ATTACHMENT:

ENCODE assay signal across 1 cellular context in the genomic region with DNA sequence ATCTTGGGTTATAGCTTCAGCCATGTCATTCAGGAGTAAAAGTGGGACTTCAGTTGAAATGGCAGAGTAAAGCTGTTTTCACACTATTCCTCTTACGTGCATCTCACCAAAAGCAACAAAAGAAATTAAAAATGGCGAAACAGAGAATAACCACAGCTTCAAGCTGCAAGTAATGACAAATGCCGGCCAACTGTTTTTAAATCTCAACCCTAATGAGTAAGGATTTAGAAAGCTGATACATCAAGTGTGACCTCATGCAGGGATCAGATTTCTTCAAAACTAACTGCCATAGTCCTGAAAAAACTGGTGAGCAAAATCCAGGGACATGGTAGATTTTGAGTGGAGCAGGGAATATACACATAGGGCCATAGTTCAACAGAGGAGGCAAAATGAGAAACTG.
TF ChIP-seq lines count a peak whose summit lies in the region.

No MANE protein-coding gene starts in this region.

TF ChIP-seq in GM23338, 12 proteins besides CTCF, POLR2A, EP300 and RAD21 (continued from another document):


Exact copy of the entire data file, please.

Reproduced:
ENCODE assay signal across 1 cellular context in the genomic region with DNA sequence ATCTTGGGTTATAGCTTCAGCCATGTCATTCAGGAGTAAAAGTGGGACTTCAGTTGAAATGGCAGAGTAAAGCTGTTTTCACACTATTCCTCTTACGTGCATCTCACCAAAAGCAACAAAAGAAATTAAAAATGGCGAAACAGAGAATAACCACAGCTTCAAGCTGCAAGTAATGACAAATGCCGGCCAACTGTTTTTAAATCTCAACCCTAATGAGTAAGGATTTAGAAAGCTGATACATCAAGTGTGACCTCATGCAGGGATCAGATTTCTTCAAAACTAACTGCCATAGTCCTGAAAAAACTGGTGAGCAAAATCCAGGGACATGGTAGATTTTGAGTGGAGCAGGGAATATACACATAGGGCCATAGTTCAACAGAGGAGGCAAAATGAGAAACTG.
TF ChIP-seq lines count a peak whose summit lies in the region.

No MANE protein-coding gene starts in this region.

TF ChIP-seq in GM23338, 12 proteins besides CTCF, POLR2A, EP300 and RAD21 (continued from another document):